Any crisis, whether caused by conflict or disaster, almost inevitably uproots people from their homes. In 2015 a staggering 60 million people were either refugees in other countries or internally displaced persons (IDPs) in their own countries, as a result of conflict or violence – the highest figure since World War II. In addition, every year some 29 million people are displaced by natural disasters.
For most of these refugees and IDPs, displacement is a protracted plight, lasting several years or even decades. Primary responsibility for addressing and resolving displacement rests with the government of the affected country or countries. Where government authorities lack adequate capacity or political will to do so, the international community has an important role to play in promoting and supporting an effective response. No single international organization has a mandate to cover the wide range of needs that arise in displacement; a multi-sector coordinated response is needed.
Early recovery has a significant role to play at all stages of displacement. Inclusive and effective democratic governance, conflict prevention and disaster-risk reduction are essential to preventing the crises that cause displacement. When crises nonetheless erupt, early recovery programming is key to reducing the vulnerabilities faced by displaced populations and strengthening their resilience. Early recovery programming in all its dimensions – livelihoods, infrastructure repair and rehabilitation, good governance and capacity strengthening – are also essential to creating the conditions enabling displaced persons to find a safe and sustainable solution to their displacement, whether by returning home or settling elsewhere, and to begin to rebuild their lives.
The Global Cluster for Early Recovery (GCER) has been designated by the Secretary-General to support, with the Global Protection Cluster, more coherent, predictable and effective approaches to ensuring safe and sustainable solutions for IDPs and returning refugees. To this end, in countries emerging from crises, a durable solutions strategy for IDPs and returning refugees is to be developed and implemented under the leadership of the UN Resident/Humanitarian Coordinator (RC/HC) in partnership with national stakeholders. The GCER supports such field-level processes. This may include technical assistance in the development of guidance and by deploying Early Recovery Advisers (ERAs) who can support RC/HCs to lead the Humanitarian Country Team in developing a durable solutions strategy.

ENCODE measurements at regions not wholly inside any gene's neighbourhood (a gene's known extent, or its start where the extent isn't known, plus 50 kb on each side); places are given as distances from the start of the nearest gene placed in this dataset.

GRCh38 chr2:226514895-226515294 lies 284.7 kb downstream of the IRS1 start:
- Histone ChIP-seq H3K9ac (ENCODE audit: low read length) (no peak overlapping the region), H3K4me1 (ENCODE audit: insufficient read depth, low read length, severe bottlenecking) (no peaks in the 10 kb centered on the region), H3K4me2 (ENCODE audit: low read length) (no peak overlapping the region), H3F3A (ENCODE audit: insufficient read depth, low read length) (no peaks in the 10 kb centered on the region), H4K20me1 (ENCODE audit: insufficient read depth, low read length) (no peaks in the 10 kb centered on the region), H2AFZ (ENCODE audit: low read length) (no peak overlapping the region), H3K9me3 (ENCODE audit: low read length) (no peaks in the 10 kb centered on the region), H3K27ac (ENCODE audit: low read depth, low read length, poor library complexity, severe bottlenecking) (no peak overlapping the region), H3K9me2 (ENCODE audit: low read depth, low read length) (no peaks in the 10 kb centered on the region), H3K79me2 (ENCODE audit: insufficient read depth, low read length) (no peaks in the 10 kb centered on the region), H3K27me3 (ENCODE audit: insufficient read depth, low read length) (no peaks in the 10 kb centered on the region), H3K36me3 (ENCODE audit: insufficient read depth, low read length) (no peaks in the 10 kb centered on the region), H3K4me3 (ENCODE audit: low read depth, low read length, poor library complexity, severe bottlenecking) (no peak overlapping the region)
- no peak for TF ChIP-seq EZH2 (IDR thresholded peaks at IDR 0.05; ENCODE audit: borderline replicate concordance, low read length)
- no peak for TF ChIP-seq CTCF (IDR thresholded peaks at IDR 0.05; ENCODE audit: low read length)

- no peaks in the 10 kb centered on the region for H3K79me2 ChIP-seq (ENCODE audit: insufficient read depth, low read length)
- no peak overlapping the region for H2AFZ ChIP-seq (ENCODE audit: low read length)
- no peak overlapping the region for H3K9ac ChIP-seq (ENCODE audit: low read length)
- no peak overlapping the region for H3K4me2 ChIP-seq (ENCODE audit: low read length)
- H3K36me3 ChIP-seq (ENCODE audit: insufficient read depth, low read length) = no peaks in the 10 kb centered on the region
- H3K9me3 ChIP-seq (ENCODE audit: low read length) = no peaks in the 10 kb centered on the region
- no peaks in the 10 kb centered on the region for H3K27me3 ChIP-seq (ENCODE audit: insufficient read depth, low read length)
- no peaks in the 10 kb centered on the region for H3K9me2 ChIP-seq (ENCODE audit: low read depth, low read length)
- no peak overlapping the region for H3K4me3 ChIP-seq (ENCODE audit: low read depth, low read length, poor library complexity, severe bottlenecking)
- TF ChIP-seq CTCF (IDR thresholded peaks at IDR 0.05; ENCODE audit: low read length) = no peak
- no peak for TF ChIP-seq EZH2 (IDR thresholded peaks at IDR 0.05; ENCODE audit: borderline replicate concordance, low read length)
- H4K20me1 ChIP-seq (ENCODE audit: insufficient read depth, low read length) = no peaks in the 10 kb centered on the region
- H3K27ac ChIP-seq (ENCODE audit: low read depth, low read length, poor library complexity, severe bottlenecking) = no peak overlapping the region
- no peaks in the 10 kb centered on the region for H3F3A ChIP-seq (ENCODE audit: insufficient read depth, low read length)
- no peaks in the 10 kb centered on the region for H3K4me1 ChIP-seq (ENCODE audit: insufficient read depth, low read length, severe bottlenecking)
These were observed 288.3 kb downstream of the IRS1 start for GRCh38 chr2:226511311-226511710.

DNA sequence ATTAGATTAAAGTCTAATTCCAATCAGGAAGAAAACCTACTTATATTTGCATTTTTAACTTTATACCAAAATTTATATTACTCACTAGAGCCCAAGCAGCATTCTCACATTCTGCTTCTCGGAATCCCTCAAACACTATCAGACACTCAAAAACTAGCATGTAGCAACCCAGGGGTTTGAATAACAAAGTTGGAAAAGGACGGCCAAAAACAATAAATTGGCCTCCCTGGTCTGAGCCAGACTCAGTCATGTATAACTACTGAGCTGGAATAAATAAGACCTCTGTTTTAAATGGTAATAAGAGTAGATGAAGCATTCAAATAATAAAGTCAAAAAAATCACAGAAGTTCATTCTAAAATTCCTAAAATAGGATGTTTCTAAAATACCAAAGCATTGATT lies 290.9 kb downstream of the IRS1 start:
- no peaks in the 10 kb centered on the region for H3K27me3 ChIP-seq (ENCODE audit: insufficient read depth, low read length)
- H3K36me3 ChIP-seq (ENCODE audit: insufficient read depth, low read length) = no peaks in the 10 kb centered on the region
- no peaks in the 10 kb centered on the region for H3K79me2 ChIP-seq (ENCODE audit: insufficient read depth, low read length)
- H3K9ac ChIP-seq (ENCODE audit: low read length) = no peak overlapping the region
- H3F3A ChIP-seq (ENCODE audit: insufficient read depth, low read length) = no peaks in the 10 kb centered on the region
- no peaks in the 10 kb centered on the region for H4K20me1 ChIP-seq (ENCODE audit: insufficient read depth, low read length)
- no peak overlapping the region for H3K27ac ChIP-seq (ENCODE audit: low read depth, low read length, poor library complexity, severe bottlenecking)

In October 2011 the UN Secretary-General adopted a Decision on Durable Solutions and an accompanying Preliminary Framework on Ending Displacement in the Aftermath of Conflict. The Guide (English; Spanish) was developed in accordance with the SG’s Decision to design guidance for field-based practitioners on how to develop a strategy for supporting durable solutions for Internally Displaced Persons (IDPs) and refugees returning to their country of origin. It identifies nine key steps to guide the process of developing a strategy and provides benchmarks for monitoring progress towards durable solutions. While the SG Decision explicitly refers to “ending displacement in the aftermath of conflict” it is relevant to other displacement situations. Disasters, generalized violence, human rights violations and development related displacement similarly require a rights-based approach and a collective, coherent and coordinated response. The Guide was piloted in 2015 in Afghanistan, Cote d’Ivoire and Kyrgyzstan and is currently being rolled out in countries developing strategies on durable solutions for displaced persons. The Guide will be reviewed in 2017 with lessons learned and feedback on its use.
In support to the Guide on Durable Solution Strategy two tools have been developed 1) an introductory PowerPoint to the Preliminary Guide on DS Strategy and 2) a checklist intended as an indicative, general overview, following the logical flow of recommended steps in developing a joint durable solutions strategy for displacement.
The Durable Solutions handbook aims at providing a practical methodology for a bottom-up approach to durable solutions planning, based on durable solutions targets identified by displacement affected communities at decentralized level, in post-conflict or post-disaster settings. It is developed in response to the feedback received on the use of the Preliminary Operational Guide on Durable Solutions, which was published in 2016 in implementation of the 2011 Decision of the Secretary-General on Durable Solutions calling for guidance in developing durable solutions strategies for IDPs and returning refugees.
The Durable Solutions handbook can be used in any situation where a conscientious decision has been taken by relevant stakeholders at national or decentralized level – preferably authorities - to seek durable solutions to the situation of IDPs and returnees. Possible triggers of such a decision include peacebuilding efforts; social, economic and political reconstruction and rehabilitation efforts after a conflict or natural disaster; the halt or scaling down of humanitarian assistance to IDPs and returnees; the closure of displacement sites or the eviction of IDPs and returnees from sites. It can also be triggered by a genuine commitment of national or local authorities to end protracted displacement in order to achieve development goals. Political will and drive from national and local authorities are prerequisites for achieving or working towards durable solutions. Their leadership and support are key in the initiation, development and implementation of durable solutions plans, if they are to be sustainable. The role of the international community and partners complements the authorities’ efforts by assisting in the removal of political and legal obstacles, and supporting the implementation of sustainable measures towards durable solutions.